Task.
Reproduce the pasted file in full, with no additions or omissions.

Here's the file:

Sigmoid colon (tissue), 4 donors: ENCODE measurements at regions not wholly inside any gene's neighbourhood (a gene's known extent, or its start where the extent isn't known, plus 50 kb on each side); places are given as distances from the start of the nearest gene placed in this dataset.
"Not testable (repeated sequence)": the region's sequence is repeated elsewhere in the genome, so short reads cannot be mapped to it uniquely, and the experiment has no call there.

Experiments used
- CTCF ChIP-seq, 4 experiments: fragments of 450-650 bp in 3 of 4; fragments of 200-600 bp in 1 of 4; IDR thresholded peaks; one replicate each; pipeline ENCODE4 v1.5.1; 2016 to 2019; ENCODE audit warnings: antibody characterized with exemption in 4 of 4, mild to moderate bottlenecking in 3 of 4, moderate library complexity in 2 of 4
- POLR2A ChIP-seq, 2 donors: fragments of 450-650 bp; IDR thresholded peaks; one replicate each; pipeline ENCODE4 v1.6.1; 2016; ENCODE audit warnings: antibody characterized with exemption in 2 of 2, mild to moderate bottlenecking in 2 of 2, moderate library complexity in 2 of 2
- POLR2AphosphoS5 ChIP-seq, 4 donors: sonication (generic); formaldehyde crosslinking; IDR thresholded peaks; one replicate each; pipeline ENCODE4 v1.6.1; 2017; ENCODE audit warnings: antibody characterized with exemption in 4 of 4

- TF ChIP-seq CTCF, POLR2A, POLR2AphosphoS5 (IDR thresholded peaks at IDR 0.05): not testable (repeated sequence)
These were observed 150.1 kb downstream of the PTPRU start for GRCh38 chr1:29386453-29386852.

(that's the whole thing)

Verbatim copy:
Sigmoid colon (tissue), 4 donors: ENCODE measurements at regions not wholly inside any gene's neighbourhood (a gene's known extent, or its start where the extent isn't known, plus 50 kb on each side); places are given as distances from the start of the nearest gene placed in this dataset.
"Not testable (repeated sequence)": the region's sequence is repeated elsewhere in the genome, so short reads cannot be mapped to it uniquely, and the experiment has no call there.

Experiments used
- CTCF ChIP-seq, 4 experiments: fragments of 450-650 bp in 3 of 4; fragments of 200-600 bp in 1 of 4; IDR thresholded peaks; one replicate each; pipeline ENCODE4 v1.5.1; 2016 to 2019; ENCODE audit warnings: antibody characterized with exemption in 4 of 4, mild to moderate bottlenecking in 3 of 4, moderate library complexity in 2 of 4
- POLR2A ChIP-seq, 2 donors: fragments of 450-650 bp; IDR thresholded peaks; one replicate each; pipeline ENCODE4 v1.6.1; 2016; ENCODE audit warnings: antibody characterized with exemption in 2 of 2, mild to moderate bottlenecking in 2 of 2, moderate library complexity in 2 of 2
- POLR2AphosphoS5 ChIP-seq, 4 donors: sonication (generic); formaldehyde crosslinking; IDR thresholded peaks; one replicate each; pipeline ENCODE4 v1.6.1; 2017; ENCODE audit warnings: antibody characterized with exemption in 4 of 4

- TF ChIP-seq CTCF, POLR2A, POLR2AphosphoS5 (IDR thresholded peaks at IDR 0.05): not testable (repeated sequence)
These were observed 150.1 kb downstream of the PTPRU start for GRCh38 chr1:29386453-29386852.